In operation, a filter scenario may give the user the query control 420 of “In (term) 421 measures, the following (time) 422 were the (value) 424 (scale) 424 in terms of energy (use) 425 for the (location) 426, where the (term) selection includes absolute and relative, the (time) selection includes specified time interval, hour, shift, week, month, quarter or year, the (value) selection includes values from 1 to 100, the (scale) selection includes largest or smallest, the (use) selection includes energy cost, energy use, demand penalties and deviation from norm, and the (location) selection includes total corporation, specific location, specific load, specific production line, air conditioning, lighting systems and IT systems. It can be appreciated that other values can be utilized in the selectable query menus.
 In an alternate embodiment a scenario may filter in only energy costs, allowing a user to interactively create a natural language query that answers the question “What is my energy cost?” in the form of “Show me the (cost) for (area) for (time)”, where the (cost) selections include Total energy cost, electric energy cost, gas energy cost, total energy consumption, electric energy consumption and electric demand, and (area) selections include Entire corporation, office groups, specific offices, tenant groups, specific tenants, and (time) selections include today, yesterday, this month, this quarter, last month, last quarter, last year. Alternate query questions include “Compare (x) to (y) for (area) for (time)”, “Show me (energy type) related to (consumption type)” and Compare (tariff structure A) against (tariff structure B) for (area) for (time)”. Again it can be appreciated that other query and associated selections can be created for and by a user.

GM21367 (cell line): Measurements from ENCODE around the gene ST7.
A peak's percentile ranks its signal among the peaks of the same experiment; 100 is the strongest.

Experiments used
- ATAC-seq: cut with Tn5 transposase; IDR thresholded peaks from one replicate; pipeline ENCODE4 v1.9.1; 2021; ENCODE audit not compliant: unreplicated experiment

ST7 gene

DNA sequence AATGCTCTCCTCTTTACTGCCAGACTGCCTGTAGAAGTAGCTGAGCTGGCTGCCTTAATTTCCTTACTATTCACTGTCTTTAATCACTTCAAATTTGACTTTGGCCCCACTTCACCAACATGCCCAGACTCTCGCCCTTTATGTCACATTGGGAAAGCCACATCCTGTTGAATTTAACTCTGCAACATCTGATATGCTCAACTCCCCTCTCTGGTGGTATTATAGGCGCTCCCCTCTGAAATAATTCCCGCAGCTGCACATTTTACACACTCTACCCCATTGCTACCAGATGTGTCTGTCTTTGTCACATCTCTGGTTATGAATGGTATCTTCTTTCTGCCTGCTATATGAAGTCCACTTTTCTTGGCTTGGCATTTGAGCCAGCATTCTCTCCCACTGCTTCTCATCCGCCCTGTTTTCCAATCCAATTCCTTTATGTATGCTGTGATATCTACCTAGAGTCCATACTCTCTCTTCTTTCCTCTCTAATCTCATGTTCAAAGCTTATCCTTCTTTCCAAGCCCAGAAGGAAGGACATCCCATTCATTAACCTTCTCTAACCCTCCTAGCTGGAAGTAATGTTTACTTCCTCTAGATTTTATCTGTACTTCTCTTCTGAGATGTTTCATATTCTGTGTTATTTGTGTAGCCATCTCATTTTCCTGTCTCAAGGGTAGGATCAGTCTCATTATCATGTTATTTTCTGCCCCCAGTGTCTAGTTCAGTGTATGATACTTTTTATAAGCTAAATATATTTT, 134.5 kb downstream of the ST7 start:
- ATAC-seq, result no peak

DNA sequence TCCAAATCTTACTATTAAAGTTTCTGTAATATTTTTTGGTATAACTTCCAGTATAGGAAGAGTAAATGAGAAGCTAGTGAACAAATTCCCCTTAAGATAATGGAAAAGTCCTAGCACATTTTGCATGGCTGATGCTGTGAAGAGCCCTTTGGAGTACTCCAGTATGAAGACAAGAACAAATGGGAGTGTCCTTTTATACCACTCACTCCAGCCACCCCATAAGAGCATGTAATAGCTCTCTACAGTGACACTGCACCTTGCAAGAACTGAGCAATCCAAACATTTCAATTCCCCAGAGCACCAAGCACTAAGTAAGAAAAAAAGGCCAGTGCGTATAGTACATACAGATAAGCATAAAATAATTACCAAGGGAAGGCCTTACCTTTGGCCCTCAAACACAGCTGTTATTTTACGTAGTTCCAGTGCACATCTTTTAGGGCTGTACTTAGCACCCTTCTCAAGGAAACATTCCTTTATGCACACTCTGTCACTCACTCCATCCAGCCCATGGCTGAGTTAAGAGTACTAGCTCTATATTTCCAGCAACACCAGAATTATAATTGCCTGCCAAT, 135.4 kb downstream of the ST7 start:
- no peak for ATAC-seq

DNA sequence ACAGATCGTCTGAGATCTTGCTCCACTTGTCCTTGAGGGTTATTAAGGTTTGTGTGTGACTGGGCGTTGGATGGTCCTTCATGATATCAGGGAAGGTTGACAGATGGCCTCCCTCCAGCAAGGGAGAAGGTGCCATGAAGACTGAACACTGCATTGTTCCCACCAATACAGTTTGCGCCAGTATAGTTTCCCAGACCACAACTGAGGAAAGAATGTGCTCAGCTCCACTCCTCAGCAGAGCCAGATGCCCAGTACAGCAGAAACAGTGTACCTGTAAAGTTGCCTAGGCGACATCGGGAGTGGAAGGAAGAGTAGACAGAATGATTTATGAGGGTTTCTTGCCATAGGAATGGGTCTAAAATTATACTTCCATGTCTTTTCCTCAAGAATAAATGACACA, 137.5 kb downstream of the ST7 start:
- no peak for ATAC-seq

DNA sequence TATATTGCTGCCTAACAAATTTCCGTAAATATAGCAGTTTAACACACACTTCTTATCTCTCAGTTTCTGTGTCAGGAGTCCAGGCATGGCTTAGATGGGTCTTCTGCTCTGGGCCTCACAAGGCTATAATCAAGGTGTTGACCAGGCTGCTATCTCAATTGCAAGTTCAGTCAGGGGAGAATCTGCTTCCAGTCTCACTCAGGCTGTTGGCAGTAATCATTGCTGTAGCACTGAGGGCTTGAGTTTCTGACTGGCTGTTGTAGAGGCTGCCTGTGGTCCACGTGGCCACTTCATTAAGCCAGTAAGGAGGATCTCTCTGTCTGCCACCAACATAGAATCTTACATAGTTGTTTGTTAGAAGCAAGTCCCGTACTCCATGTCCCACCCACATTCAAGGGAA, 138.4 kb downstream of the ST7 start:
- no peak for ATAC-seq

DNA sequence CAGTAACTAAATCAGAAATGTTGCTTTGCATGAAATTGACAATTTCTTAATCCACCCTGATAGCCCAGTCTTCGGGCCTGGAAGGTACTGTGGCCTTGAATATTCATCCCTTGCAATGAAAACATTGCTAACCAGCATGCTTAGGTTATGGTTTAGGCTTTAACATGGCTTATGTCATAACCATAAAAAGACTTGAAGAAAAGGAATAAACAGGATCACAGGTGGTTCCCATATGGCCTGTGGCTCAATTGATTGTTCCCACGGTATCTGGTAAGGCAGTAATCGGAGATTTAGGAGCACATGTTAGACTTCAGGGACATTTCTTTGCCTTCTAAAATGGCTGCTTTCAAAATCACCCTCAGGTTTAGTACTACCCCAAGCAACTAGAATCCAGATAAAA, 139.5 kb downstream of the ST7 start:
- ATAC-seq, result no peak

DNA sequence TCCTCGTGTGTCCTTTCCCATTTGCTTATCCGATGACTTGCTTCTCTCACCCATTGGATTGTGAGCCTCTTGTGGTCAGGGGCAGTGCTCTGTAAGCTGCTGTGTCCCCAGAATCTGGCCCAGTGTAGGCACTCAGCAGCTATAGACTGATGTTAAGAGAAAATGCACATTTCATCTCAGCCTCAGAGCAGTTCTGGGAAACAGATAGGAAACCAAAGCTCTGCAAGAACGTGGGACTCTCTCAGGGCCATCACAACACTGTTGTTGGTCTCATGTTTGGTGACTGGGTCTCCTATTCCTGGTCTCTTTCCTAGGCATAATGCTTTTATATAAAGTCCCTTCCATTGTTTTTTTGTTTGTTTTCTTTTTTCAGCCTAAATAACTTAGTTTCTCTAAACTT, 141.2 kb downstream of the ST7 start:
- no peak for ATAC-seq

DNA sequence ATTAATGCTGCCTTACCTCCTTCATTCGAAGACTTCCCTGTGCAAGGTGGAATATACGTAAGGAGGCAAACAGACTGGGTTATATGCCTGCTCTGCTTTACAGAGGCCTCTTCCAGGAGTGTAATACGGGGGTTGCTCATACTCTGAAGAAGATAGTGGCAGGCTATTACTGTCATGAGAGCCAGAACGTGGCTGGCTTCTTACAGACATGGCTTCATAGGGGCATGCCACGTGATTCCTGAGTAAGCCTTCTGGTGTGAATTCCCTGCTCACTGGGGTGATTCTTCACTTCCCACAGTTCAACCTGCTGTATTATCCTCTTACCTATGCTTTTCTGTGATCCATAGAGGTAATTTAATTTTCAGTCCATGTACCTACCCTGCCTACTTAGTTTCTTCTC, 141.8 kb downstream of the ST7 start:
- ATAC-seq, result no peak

Referring now to FIG. 5, the EEM software application may also generate a Normalized Performance Indicators EEM Analysis GUI 500. Normalized performance indicators allow a user to set up benchmarks, targets or thresholds. Parameters may be normalized using various normalization techniques as appropriate for the quantities in question. The purpose of the Normalized Performance Indicators EEM Analysis GUI 500 is to compare measures from different operational units, for example hotels in a hotel chain to each other and to a pre-set base-line. The base-line could be an average, a projection, “last year” or any other benchmark. The user may select the operational units as series, the data sources within these operational units and the measures they want to compare.